This talk discusses the development of a suitable theory and GIS-based methodology for the prediction of past wreck events in Mediterranean territorial waters (i.e. 12 NM from the baseline) in the framework of my PhD research.
Particular emphasis will be given to the methodological challenges faced while attempting to overcome current shortcomings of archaeological predictive models in the maritime context. These include a) biases in the available archaeological data, which prevent an inductive approach to the model building; b) the difficulties entailed in combining environmental and socio-cultural data that have uneven scale and resolution; c) the question of how to include cultural and cognitive factors; d) the need to overcome simplistic approaches in modelling past seaborne routes. Examples of the latter are the controversial way in which the concept of ‘coastal navigation’ has been formalized and modelled, and the tendency to translate into binary terms (presence-absence) the role of potential nodes of the maritime network without considering their different degree of attractiveness.
The talk will showcase examples, including both relatively trivial GIS implementations having complex theoretical underpinnings (e.g. a layer describing the ‘coastal attractiveness’) and more complex GIS implementations based on well-established and non-controversial theory – e.g., computing a cumulative land-to-sea viewshed without assuming specific observer viewpoints, and computing non-visibility-based indicators of coastal proximity.
Ignacio Bergillos Rivas (VU Amsterdam) – The potential of vehicle-specific cost functions for Least Cost Path Analysis in Archaeology. A case study from Mt. Pyrgari (Euboea).
When looking at recent developments in Archaeological GIS studies, Least Cost Path Analysis has proved to be a very fruitful one. While not very complex in theory, it is only recently that it can be more successfully exploited thanks to the increasing efficiency of modern computers and the refinement of GIS tools. However, it is also a very challenging technique due to both theoretical and practical issues.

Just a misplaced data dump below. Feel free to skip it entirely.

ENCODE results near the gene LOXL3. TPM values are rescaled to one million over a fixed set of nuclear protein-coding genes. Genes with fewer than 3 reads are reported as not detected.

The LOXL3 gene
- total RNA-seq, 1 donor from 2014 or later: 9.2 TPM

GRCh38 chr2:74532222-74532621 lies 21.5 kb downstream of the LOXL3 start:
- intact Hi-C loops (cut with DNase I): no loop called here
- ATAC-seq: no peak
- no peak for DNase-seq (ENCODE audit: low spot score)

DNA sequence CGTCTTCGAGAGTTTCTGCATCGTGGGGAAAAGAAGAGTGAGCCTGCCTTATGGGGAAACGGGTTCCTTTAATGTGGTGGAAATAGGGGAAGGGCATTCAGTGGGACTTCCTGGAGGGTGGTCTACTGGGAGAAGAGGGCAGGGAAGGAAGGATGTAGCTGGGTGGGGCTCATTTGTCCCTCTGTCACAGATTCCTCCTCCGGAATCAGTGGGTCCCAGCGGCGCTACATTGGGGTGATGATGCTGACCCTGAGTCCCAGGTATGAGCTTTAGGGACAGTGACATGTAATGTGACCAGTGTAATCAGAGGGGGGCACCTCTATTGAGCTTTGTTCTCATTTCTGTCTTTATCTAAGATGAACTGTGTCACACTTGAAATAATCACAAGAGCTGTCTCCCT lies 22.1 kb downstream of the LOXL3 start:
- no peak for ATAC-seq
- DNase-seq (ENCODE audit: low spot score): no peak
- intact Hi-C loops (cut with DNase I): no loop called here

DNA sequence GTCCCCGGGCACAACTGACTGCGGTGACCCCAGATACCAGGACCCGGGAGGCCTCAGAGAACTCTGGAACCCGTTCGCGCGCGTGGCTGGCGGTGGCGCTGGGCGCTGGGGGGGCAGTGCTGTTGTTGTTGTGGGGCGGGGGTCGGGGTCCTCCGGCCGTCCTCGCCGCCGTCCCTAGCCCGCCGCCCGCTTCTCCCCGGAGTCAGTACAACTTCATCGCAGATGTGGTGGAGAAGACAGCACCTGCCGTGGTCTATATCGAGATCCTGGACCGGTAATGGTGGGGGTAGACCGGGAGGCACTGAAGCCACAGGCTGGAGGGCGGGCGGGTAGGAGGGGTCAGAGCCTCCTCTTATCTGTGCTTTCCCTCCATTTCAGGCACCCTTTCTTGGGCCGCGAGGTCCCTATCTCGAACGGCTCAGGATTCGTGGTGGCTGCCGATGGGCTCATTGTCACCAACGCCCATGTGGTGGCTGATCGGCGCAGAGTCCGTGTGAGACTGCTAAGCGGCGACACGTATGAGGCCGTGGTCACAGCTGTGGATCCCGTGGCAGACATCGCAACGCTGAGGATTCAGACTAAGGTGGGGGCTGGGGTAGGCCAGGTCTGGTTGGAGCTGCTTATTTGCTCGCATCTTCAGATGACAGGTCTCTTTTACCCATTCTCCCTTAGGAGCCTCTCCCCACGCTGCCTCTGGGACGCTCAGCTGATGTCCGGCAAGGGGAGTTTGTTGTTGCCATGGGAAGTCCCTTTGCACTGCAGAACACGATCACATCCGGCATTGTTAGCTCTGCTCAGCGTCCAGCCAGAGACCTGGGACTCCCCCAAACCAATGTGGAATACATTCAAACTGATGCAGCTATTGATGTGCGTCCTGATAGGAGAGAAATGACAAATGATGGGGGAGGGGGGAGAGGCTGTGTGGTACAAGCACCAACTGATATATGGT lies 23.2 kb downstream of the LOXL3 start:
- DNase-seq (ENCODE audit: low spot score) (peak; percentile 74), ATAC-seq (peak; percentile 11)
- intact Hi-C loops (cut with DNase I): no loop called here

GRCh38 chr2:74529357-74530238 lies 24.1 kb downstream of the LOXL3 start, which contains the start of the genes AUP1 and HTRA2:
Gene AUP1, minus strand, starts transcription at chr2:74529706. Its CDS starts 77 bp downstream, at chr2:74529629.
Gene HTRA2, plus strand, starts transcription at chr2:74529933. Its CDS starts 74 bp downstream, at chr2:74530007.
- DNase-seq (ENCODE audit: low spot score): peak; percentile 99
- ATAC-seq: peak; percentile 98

Integrating current discussions on walk-based LCP cost functions, the MA Thesis in which this presentation is based on tried to go a step further and extend the application of LCP analysis to vehicles as well, while developing a statistical technique to compare the efficiency of different cost functions.
The results suggested that not only ‘traditional’ LCP analysis has the potential to provide valuable new quantitative data if its potential and limitations are properly understood, but that this technique can be used to model routes undertaken in many more ways than just walking; the advantages of this possibility for Classical Archaeology are enormous.
In this presentation, a quick overview of the LCP-making procedure and underlying theory will be made, followed by a presentation of the most usual critiques and potential ways to overcome them. Then, through a case study in the quarries at the Mt. Pyrgari – Animborio Bay area (Euboea), the value of vehicle-specific cost functions will be presented, along with a simple statistical method to scale and compare the profile (both in terms of cost and slope) resulting from different cost functions.
The deadline for registration is 10 March 2020; please register by filling out the form below, and specify whether you want to sign up for the whole event, only for the ArcGIS and QGIS course, or only for the seminar + special topics session.